Why Middle Age Men Are at High Risk for Suicide and How to Recognize Warning Signs
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Over recent years, it seems the sad news just keeps coming: men in their 40s, 50s and 60s taking their own lives.
What’s often shocking about these suicides is that the high-profile men we hear about appeared to be leading successful, rewarding lives.
But just as sad are the men we don’t hear about, ordinary men who have sunk into depression or anger because they can’t support themselves or their families, who feel washed up in their 50s with no future, or who have experienced trauma or separation from their spouses and families.
Earlier this year, we learned about the death of 58-year Alan Krueger, a top advisor to Bill Clinton and Barack Obama, who described him as “a fundamentally good and decent man — he had a perpetual smile and a gentle spirit.”
The Princeton University economist, whose research has been described as groundbreaking, leaves behind his wife and two grown children.
We can’t know why a man like that felt the need to end his life or what pain drove him to it.
“I thought I knew Alan reasonably well and never saw a hint that something like this might be coming,” wrote his friend and colleague, New York Times columnist Paul Krugman.
“But people’s lives often feel very different from the inside than they look on the outside.”
Just over a year ago, celebrity chef, author and filmmaker Anthony Bourdain, killed himself at the age of 61. And around the same time, singer songwriter Chris Cornell, 52, hanged himself in a Detroit hotel room after performing with his band, Soundgarden.
There have been many others: Robin Williams hanged himself at age 63; film director (Top Gun) Tony Scott, 68, jumped off a bridge; fashion designer Alexander McQueen, 40, killed himself with a drug overdose; Linkin Park singer Chester Bennington was 41 when he killed himself.
Some talented, celebrated women in the same age group have also taken their own lives in recent years: L’Wren Scott, fashion designer and girlfriend of Mick Jagger, age 49; fashion designer Kate Spade, 55.
But suicide is a predominantly male phenomenon.
Middle age is also the most risky time (except, of course, for rock stars in their 20s, like Kurt Cobain and Amy Winehouse and the shocking rate of suicide at every age among First Nations people).
Middle age is a time of life, suggests Forbes magazine, “when the importance of long-term life decisions is clear: Making changes can come with a big cost, both financially and personally/socially, since doing so could lead to job loss, financial uncertainty, or on the personal front, a breakdown in marriage. Feeling boxed in could seriously compromise well-being.”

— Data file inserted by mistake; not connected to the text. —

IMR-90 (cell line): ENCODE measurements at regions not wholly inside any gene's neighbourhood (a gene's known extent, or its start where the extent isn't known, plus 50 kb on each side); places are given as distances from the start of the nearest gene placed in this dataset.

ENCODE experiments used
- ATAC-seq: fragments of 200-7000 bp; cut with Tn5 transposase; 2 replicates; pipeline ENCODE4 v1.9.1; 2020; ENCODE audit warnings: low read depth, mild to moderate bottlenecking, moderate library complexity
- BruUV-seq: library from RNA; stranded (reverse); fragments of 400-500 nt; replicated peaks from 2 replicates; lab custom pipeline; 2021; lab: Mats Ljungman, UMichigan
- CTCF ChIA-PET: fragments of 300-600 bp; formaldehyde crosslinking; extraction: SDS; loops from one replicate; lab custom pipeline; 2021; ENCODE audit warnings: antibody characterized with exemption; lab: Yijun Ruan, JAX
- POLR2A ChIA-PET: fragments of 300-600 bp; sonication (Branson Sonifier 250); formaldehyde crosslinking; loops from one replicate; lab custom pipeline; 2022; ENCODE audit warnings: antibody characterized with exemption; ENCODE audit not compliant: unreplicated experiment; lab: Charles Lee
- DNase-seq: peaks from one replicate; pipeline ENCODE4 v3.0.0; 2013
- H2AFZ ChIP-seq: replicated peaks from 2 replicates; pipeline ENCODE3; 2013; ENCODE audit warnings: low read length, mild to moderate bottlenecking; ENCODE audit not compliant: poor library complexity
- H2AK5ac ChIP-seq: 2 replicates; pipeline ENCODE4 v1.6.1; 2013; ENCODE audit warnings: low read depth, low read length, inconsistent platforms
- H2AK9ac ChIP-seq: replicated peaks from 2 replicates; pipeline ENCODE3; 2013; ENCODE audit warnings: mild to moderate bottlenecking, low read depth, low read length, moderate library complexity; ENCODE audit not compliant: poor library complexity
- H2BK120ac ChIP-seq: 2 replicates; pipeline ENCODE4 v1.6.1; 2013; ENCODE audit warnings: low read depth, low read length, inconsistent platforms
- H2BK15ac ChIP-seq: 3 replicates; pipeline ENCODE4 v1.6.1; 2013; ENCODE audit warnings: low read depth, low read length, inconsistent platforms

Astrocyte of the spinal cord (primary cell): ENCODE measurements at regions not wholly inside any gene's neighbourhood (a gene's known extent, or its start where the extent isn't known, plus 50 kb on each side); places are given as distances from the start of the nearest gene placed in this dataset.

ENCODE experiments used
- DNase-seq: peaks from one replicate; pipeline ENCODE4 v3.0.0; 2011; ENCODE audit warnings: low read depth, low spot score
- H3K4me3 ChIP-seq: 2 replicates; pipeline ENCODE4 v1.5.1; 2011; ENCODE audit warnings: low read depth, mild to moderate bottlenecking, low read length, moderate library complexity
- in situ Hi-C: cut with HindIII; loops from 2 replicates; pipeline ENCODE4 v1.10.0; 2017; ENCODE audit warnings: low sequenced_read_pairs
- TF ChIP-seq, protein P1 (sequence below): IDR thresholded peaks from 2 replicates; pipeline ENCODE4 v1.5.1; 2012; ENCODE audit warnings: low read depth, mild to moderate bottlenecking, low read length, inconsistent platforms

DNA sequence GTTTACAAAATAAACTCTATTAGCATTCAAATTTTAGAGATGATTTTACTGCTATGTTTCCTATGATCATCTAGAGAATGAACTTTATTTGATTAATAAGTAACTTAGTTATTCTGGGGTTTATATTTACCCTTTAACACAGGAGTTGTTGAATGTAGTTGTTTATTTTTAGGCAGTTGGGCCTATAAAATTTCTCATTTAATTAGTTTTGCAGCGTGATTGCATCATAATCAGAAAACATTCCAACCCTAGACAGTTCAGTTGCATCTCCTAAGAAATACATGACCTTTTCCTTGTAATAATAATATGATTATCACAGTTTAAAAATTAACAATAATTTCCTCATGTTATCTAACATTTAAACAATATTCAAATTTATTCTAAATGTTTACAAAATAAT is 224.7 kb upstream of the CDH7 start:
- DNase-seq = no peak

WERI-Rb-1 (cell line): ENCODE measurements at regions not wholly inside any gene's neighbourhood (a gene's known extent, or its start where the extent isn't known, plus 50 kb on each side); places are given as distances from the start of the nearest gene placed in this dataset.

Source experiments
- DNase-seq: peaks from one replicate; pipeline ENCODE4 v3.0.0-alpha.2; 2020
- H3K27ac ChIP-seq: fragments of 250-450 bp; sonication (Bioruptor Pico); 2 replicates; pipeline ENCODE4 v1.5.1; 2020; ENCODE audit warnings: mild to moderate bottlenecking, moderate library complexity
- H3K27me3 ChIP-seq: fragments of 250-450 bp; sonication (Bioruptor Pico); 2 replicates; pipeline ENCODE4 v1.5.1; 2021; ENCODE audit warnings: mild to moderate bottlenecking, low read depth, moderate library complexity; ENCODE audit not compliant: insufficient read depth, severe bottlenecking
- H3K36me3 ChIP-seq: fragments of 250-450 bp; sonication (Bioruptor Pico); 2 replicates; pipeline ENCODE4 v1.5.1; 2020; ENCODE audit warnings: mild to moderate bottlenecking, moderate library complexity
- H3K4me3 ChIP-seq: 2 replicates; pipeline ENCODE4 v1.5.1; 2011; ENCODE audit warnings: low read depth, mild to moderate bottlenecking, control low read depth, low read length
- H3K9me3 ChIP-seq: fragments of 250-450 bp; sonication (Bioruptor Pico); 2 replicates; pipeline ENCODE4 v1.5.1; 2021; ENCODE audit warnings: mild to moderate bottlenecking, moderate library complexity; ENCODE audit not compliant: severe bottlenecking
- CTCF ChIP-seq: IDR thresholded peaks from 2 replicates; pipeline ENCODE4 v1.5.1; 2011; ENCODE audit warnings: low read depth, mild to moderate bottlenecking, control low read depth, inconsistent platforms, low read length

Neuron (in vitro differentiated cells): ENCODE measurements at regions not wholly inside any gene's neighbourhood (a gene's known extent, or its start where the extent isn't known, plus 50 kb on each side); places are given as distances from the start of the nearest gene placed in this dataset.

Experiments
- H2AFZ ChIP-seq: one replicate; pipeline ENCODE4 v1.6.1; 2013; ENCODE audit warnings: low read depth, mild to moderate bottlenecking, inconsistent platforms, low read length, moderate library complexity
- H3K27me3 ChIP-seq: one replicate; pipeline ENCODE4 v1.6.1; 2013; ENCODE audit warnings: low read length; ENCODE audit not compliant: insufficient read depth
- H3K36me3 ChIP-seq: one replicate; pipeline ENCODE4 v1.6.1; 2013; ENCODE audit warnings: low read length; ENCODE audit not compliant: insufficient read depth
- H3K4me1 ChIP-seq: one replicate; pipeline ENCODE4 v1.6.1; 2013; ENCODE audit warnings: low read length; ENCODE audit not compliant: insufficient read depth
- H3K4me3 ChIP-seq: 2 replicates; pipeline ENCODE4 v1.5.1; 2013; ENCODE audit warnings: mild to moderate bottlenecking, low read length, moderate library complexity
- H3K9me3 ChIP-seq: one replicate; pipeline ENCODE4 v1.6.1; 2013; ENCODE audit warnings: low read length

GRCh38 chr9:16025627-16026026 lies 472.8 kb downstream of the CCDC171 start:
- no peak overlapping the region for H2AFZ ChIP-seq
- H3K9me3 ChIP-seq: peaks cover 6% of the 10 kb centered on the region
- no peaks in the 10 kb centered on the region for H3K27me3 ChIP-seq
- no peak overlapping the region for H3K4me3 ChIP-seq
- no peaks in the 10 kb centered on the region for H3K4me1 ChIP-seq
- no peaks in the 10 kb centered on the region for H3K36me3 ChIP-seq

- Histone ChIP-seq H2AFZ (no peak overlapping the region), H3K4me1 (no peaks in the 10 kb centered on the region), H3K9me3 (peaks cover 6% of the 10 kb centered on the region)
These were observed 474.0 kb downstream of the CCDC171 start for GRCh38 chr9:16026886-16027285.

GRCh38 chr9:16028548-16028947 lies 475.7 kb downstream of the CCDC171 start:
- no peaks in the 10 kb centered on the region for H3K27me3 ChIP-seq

There’s also a greater likelihood of health breakdown — life-threatening disease, chronic physical pain — in middle age.
In Canada, men are at least three times as likely to kill themselves as women and those aged 40 to 59 have the highest rates, reports the Conference Board of Canada.
Why do people, especially people who seem to have it all, want to end their lives?
Social psychologist Roy Baumeister, an international authority on self and identity, suggests that people who attempt suicide are not motivated by wanting to end their lives. What they want to end is the intolerable pain and feeling of hopelessness and despair. They want to “escape the self,” he explained.
According to Dr. Baumeister, the path to suicide for men in this situation often goes like this:
1. Failing to meet unrealistically high life expectations (either imposed by self or others) or experiencing negative life circumstances or setbacks.
2. This becomes self-blame and they see themselves as “inadequate, incompetent, unattractive, guilty.”
3. This may be expressed as depression, anxiety or anger, followed by a need to escape the despair of self-disgust and to focus on the present intolerable situation instead of the future.
4. Reckless behaviour, absence of emotion and irrational thought take over, often showing up as substance abuse, self-harm, risky behaviours, social withdrawal.
5. The notion of suicide becomes less fearsome and the appeal of escape takes over.
Warning signs include depression, often expressed as irritability, anger or hostility and risk-taking.
Family members and friends who are aware of this behaviour should see it as a warning that the person may be at risk.
There are many places to turn to for help.
In Toronto: torontocrisiscentre.ca; If you are in distress or in need of emotional support, text 45645 or chat online or call 416-408-4357 (408-HELP) between 2 p.m. and 2 a.m.
Other suicide prevention and help lines are listed at suicideprevention.ca